The night relaxed as it got later. Bow ties untied. Gloves were removed. My hair was a hot mess and my feet were sore, but I didn’t care. My new Swedish friends and I met a group of friends from London and Boston and together we bonded over our shared language while toasting to 2015.
Cheers to 2015!
New Year’s Eve is a night meant purely for celebration. It’s full of anticipation, when watching the clock all evening is expected instead of shunned. Often the night is a sigh of relief — ahh, the year is over! — combined with the excitement of what is to come — a new year beginning! — and somehow within the celebration and excitement, I hardly took any pictures. Instead I took in every moment, cheered at the peak of midnight and toasted to the amazing year to come.
I left the palace knowing that 2015 would be an incredible year. After all, when you start the year in a Disney fairytale* come true, the rest of the year is bound to follow suit.
*To the disappointment of my friends and family, I did not actually meet a prince. So technically I failed the Disney part of the fairytale. :)
What to Know About the Hofburg Silvester Ball
Tickets range from 165€-470€, available online. Get tickets early; cancellation is free until August. I paid extra to have a seat in the main hall (385€). But I got stuck on a table of older German-speakers who weren’t happy I was on their table and my new Swedish friends didn’t have seats, so I didn’t spend much time sitting down (talk about aching feet!). Had I stayed alone though, I would have welcomed the seat.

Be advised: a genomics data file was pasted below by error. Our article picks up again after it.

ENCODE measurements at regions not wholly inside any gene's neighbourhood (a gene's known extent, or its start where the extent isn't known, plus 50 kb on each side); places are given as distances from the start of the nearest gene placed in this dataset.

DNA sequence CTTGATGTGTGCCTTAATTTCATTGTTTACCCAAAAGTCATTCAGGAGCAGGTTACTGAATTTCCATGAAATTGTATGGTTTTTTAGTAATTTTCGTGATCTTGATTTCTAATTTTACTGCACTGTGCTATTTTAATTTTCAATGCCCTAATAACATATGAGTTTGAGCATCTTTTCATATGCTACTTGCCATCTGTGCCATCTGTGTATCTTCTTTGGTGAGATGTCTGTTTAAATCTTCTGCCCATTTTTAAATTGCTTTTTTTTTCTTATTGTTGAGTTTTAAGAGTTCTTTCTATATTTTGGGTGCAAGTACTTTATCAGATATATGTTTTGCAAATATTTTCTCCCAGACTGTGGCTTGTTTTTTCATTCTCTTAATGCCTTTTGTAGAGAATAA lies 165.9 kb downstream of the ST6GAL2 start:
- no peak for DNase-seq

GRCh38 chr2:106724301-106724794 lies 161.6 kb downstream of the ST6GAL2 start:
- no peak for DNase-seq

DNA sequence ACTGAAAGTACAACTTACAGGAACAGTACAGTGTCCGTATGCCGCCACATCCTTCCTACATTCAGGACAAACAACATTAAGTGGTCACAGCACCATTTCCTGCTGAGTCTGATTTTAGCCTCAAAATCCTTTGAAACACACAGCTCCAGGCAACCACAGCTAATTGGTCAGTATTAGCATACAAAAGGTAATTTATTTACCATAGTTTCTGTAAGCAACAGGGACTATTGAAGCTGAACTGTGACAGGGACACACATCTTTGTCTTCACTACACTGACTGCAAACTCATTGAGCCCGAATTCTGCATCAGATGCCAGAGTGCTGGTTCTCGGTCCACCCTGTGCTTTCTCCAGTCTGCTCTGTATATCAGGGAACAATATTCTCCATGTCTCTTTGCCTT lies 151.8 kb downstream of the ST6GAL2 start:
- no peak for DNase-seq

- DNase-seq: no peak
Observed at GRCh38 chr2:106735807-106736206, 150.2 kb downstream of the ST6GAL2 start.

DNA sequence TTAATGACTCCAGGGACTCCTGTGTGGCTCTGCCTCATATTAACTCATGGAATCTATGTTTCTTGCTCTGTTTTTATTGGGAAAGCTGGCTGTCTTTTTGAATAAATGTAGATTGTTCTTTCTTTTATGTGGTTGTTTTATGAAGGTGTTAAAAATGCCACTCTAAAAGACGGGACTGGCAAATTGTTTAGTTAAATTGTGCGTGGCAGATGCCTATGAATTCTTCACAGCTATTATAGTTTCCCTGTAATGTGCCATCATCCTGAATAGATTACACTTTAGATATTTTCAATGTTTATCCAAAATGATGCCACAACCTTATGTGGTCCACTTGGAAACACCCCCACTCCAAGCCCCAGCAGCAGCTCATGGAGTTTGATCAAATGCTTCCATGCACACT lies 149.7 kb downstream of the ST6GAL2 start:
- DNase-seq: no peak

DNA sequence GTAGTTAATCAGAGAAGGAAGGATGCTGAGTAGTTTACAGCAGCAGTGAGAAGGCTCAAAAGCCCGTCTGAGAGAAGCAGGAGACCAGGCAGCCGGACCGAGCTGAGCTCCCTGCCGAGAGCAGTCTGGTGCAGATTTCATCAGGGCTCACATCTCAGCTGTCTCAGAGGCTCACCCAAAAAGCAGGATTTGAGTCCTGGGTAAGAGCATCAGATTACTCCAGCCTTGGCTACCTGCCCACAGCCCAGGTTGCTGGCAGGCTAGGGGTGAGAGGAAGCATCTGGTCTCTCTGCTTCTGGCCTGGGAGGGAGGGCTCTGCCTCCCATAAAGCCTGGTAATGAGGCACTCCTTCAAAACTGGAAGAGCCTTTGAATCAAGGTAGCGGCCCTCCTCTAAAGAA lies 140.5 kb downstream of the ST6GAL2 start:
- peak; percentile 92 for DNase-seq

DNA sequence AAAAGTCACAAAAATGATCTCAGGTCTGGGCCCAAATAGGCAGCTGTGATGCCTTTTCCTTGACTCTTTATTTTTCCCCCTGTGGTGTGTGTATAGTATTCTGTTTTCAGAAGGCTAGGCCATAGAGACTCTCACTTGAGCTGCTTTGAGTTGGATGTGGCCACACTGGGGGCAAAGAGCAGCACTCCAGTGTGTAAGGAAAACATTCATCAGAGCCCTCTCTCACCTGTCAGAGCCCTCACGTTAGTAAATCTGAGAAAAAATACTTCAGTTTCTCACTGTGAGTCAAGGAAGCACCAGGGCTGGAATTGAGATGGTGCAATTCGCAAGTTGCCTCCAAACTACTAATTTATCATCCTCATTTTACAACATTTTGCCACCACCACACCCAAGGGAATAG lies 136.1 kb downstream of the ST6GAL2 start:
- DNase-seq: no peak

There is also a gala dinner ticket (four courses and wine, 480-720€). The admission ticket without a seat is 165€. Tickets with Vienna Opera or Spanish riding school tickets are also available, as are waltz lessons. All tickets are explained here.
The dress code isn’t as strict as when I went but they will refuse entry to anyone not in formal wear. Most bars don’t take credit cards and drinks are expensive — plan accordingly. There was a transfer service at the end of the night, but my driver expected payment (50€) even though it wasn’t mentioned anywhere (I still don’t know if he was trying to screw me over). Waltz lessons would have been helpful, but I didn’t dance and no one shunned me for it. Oh, and don’t worry: the countdown to midnight is in English!